Thursday, February 28, 2013 at 3:11 PM
The board passed a policy on seclusion and restraint in January, but that policy is non-binding, and it only applies to traditional public schools--not to charter schools.
Excluding charter schools from the seclusion and restraint policy was a "silly oversight," and one that she expects state officials to fix soon, lawyer Amy Borman told charter school operators and sponsors earlier this week at a conference in Columbus.
Borman advised charter schools to follow the state policy anyway.
"This is an area of very high liability, so why would we not want to follow the state rule?" she asked. "We need to just do this without regard to whether the words 'community school' are in [the policy]."
(Under Ohio law, charter schools are formally known as "community schools.")
The board is scheduled to consider administrative rules aligned with the already approved policy at their March meeting.
Charter schools would be exempt from those rules under the current draft.
"Charter schools are public schools," says ACLU of Ohio Policy Director Shakyra Diaz. "We believe that all Ohio public school students need to have the same types of protections regarless of what type of school they attend. whether its a traditional publc school or a community school."
In the letter, the ACLU writes that more than 100,000 Ohio students attend one of the state's more than 350 charter schools. A handful of those charter schools have most special-education student populations, and are categorized as special education schools.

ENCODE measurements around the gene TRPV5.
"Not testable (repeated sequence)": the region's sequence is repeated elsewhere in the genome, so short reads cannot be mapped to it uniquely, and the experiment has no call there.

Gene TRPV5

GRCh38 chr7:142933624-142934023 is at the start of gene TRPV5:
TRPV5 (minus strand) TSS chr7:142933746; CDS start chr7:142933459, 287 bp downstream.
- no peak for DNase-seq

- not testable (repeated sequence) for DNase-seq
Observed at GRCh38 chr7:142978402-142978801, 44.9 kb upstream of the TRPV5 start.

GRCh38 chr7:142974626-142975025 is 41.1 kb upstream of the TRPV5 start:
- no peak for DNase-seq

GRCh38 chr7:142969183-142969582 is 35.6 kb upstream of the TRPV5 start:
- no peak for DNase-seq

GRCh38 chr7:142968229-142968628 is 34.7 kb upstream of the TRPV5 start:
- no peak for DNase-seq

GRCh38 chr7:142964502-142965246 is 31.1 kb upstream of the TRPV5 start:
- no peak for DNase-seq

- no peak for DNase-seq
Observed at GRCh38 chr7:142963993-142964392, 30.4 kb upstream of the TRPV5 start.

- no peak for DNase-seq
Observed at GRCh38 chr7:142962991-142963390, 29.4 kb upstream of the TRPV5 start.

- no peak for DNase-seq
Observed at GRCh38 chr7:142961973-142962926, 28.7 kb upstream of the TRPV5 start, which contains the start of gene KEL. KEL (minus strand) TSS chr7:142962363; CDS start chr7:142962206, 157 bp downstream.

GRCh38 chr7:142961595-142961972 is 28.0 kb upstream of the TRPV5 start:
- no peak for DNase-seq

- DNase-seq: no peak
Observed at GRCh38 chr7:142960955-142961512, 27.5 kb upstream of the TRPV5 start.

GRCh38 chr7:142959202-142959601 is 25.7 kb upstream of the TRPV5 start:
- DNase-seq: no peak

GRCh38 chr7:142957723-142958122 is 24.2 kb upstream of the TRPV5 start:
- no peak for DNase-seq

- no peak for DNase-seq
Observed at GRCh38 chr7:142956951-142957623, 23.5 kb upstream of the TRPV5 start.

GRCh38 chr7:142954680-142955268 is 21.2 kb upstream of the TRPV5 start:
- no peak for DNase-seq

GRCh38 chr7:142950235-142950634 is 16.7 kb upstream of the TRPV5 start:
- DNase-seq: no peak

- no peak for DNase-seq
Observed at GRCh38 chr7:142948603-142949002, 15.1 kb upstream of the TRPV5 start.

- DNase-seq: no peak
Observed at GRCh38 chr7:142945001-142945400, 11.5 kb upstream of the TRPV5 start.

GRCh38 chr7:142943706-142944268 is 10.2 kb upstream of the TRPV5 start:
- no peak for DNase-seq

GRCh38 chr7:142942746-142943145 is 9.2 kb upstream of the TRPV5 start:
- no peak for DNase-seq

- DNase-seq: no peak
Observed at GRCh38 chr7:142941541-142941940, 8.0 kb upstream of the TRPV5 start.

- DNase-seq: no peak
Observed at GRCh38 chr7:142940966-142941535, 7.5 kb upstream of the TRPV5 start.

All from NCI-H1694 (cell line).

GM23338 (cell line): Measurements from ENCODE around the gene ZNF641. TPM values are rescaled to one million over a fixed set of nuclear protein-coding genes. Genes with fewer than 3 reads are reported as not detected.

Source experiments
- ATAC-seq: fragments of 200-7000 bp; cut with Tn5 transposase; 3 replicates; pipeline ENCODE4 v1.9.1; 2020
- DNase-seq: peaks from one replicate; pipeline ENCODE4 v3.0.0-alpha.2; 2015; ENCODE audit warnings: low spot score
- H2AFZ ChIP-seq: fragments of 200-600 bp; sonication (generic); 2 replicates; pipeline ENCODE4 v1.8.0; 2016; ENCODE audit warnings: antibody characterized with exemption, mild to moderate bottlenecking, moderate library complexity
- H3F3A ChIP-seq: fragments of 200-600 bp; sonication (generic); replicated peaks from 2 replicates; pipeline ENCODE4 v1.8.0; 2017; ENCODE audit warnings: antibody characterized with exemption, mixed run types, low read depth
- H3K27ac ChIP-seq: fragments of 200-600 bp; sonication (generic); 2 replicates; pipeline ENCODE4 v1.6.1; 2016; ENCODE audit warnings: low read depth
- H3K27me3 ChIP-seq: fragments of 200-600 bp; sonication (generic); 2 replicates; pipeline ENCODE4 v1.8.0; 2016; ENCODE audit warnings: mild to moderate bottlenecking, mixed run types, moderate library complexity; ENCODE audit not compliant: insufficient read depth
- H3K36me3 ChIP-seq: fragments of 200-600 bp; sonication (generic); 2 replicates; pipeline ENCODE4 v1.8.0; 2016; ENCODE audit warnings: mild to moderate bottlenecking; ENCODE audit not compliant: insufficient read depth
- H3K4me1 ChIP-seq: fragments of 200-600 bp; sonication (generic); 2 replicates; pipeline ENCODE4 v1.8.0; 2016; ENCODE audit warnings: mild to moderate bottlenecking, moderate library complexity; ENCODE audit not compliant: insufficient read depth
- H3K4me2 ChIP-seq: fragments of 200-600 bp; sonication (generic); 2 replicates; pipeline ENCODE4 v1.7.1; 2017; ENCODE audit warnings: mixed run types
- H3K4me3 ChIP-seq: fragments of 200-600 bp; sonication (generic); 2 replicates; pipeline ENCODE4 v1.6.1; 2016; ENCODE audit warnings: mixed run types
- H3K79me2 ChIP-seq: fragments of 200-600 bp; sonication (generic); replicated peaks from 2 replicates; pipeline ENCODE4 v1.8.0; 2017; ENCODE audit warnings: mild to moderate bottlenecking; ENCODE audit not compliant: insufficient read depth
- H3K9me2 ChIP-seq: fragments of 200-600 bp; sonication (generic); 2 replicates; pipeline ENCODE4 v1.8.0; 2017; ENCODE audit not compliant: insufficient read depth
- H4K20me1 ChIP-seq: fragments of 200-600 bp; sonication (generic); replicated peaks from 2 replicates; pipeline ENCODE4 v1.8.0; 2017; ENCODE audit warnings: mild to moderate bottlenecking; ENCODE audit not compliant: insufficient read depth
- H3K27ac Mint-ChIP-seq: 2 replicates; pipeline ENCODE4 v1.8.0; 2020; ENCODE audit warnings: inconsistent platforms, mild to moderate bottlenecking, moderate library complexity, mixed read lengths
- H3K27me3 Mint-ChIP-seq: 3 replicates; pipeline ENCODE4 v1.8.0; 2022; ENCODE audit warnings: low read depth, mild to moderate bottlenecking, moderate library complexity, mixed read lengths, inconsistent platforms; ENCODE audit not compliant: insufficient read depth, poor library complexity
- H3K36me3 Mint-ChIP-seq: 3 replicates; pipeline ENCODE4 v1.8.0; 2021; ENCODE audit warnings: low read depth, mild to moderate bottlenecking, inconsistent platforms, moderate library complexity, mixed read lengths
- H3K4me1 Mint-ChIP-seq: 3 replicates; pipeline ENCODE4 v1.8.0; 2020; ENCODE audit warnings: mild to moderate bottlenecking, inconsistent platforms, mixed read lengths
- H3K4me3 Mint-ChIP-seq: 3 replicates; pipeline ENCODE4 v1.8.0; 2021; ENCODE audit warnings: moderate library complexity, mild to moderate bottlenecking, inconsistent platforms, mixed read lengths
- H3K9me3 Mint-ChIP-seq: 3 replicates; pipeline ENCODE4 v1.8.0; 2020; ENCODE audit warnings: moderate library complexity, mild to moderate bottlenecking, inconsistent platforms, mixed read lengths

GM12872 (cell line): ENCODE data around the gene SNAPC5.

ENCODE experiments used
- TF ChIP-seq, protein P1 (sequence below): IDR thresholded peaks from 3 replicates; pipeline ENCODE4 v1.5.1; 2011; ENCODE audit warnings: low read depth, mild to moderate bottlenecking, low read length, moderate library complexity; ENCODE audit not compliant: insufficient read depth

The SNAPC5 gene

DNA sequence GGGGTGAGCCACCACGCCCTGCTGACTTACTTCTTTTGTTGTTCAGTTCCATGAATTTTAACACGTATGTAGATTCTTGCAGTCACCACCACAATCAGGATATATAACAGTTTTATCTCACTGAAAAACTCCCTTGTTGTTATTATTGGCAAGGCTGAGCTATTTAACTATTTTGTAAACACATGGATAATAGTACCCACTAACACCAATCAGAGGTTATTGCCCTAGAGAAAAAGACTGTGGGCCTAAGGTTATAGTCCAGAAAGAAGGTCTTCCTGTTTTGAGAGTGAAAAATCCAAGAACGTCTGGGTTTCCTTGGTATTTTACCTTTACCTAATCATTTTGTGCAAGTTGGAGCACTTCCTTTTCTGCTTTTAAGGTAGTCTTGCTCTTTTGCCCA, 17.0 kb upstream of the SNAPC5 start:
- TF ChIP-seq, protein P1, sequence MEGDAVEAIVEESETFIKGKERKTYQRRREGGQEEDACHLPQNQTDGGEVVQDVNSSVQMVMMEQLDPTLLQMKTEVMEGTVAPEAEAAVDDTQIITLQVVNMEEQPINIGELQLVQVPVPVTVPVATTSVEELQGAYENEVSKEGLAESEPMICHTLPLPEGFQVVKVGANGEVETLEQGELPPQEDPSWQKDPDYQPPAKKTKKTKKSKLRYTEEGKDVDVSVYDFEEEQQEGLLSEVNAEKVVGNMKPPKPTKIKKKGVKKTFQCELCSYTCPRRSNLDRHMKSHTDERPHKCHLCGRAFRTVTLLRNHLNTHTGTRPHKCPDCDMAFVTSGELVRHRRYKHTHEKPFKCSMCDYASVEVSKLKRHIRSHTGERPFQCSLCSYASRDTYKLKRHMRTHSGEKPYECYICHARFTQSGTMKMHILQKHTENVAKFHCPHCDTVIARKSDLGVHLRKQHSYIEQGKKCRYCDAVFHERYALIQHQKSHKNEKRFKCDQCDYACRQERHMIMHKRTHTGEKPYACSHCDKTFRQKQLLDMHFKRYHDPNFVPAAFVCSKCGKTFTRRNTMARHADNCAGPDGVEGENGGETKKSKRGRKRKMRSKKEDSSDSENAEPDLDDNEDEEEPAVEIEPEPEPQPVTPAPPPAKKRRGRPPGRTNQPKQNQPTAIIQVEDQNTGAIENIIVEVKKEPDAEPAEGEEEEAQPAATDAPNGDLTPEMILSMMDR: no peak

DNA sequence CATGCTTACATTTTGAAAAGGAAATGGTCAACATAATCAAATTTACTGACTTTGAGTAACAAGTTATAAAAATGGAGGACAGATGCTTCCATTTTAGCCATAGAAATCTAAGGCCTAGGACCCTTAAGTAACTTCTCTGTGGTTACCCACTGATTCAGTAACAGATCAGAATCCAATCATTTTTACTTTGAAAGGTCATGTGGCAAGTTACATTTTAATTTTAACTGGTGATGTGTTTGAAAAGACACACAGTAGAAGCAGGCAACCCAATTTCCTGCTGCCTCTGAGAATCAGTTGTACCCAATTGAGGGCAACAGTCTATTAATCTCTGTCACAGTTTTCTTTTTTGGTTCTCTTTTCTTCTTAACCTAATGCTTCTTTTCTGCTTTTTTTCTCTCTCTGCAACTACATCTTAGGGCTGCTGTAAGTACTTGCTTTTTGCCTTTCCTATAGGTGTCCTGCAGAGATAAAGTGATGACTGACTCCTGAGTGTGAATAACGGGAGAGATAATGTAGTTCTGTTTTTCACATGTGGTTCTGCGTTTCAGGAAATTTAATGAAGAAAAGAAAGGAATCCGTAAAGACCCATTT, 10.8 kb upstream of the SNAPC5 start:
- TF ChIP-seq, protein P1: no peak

In order to protect the health, safety and education rights of community school students and for parental rights to be preserved pursuant to state and federal law, we suggest that ODE simply incorporate community schools into its definition of "school district" under section (A)(9), as it has done in other circumstances.
When the board was considering the seclusion and restraint policy in January, there was discussion of including charter schools, and whether or not that would require legislative action. Diaz says it doesn't need to be that complicated. The board could simply revise the rules to include charters, she says.
Diaz says the ACLU has not heard back from the board or the Ohio Department of Education, but "they do seem supportive of the idea."
The letter goes on to request the rules include "training for staff to reduce the incidence of racially disparate impact in the use of seclusion and restraint on students of color" and avoid involving law enforcement in student discipline issues. It also asks that a 15-minute time limit be put on how long a student can be secluded. In the current policy, schools are instructed to seclude students for the "minimum amount of time."
Diaz says that's not specific enough, since different teachers may define that "minimum amount of time" standard very differently.
"Everything needs to be defined," Diaz says, in order to help schools comply with the policy.
The ACLU had lobbied to ban the use of seclusion or restraint in the policy and rules, but Diaz says they acknowledge that would require a "cultural shift within a very huge system."
Still, she says the policy and rules are a step in the right direction.